Fortunately, Florence and Ira were able to part somewhat amicably in 1985, freeing Florence to marry her second husband, Dr. John Kappas, in 1987. Florence and John Kappas were married until his death in September 2002.
Florence Henderson’s dear friends
Evidently, Florence Henderson has enjoyed the love and companionship of many good friends. A lot of them were show biz friends, but quite a few of them were people who worked for Henderson. In one entertaining chapter, she writes of the many bizarre domestic helpers she went through before she finally found one who was able to stay for the long haul. And her second husband was actually her therapist before they married. Florence Henderson was even best friends with her doctor.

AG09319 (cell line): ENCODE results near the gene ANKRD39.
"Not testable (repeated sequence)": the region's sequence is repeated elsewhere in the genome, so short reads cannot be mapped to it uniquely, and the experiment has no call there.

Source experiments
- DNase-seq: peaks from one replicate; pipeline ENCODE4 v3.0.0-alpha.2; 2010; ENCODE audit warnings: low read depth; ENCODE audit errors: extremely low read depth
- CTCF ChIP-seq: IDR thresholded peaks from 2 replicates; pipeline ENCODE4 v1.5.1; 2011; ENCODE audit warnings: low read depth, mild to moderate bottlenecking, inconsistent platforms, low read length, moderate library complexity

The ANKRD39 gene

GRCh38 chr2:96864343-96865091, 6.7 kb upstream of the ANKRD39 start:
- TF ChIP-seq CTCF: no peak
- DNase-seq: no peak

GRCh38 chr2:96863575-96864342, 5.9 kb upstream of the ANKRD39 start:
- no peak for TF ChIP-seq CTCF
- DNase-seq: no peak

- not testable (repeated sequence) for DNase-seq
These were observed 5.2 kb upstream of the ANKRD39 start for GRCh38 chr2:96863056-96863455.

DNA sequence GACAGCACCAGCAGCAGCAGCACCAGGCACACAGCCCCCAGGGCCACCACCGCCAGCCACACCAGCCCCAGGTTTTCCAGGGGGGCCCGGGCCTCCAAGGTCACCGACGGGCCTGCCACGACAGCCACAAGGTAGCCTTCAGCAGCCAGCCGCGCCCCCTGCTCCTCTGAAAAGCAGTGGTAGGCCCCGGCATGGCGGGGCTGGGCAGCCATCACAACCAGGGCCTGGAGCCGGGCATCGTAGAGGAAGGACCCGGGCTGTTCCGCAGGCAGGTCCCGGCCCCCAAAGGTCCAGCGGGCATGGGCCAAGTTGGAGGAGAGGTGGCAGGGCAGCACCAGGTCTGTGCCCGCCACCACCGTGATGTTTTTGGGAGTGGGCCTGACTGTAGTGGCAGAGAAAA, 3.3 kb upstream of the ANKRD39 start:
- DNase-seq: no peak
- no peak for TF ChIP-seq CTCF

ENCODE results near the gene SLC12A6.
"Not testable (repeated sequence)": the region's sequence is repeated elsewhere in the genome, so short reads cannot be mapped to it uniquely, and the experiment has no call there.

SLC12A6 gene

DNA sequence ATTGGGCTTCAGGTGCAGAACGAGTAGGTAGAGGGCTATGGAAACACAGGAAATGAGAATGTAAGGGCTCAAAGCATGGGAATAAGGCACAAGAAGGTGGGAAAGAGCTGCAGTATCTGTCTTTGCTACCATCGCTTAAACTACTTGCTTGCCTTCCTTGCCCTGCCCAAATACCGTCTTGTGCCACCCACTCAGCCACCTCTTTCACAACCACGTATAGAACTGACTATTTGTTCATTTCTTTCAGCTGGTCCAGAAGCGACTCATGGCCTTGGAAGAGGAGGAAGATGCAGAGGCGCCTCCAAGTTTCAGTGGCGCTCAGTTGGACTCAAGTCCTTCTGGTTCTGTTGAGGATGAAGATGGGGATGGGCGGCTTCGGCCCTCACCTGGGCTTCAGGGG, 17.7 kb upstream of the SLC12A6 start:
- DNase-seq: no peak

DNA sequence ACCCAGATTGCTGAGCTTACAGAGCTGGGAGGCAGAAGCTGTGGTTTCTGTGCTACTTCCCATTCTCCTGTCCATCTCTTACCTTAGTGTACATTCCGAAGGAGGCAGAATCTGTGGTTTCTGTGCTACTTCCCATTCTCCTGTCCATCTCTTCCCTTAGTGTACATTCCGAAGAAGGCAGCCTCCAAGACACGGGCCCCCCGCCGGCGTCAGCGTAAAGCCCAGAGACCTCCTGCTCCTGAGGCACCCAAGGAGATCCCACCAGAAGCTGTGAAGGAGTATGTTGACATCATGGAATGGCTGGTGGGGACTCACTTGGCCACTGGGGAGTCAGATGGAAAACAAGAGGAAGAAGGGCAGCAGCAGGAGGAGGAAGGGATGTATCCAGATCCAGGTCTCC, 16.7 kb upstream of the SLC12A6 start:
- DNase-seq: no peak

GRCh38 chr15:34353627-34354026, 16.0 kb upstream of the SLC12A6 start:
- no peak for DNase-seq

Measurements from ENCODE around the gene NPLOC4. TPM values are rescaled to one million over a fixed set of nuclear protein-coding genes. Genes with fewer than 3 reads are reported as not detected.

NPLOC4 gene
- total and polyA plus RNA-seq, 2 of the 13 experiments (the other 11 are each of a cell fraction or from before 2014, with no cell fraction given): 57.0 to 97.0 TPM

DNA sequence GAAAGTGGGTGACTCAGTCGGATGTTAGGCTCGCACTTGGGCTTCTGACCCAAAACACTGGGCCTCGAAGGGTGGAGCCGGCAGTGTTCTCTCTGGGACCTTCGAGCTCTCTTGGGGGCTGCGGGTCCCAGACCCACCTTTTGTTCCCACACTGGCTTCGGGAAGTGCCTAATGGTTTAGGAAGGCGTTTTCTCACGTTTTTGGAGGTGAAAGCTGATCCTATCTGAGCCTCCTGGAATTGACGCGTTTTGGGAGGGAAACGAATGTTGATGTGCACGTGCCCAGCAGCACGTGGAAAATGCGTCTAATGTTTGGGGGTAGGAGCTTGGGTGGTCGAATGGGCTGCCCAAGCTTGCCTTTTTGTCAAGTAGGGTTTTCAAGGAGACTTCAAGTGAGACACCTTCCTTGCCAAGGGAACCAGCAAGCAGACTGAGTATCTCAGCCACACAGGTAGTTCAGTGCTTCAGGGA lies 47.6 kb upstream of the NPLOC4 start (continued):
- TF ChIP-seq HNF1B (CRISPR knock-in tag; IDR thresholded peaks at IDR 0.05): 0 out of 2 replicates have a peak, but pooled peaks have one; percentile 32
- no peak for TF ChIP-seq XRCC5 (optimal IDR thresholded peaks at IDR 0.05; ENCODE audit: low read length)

I was pleasantly surprised by Life Is Not a Stage. I will admit, I haven’t really seen Florence Henderson in anything not Brady related, except for her turn in the classically campy film, Shakes The Clown. But I learned from reading her book that her career has really been long and amazingly successful. And yet, even though she really is a big star, Florence Henderson maintains a very warm tone in her book. It reads as if she’s an old friend, talking about her life. I think my favorite part of the book was the beginning, where Florence writes about her childhood. Her writing made it easy for me to picture her upbringing and I found her stories of her girlhood surprisingly interesting.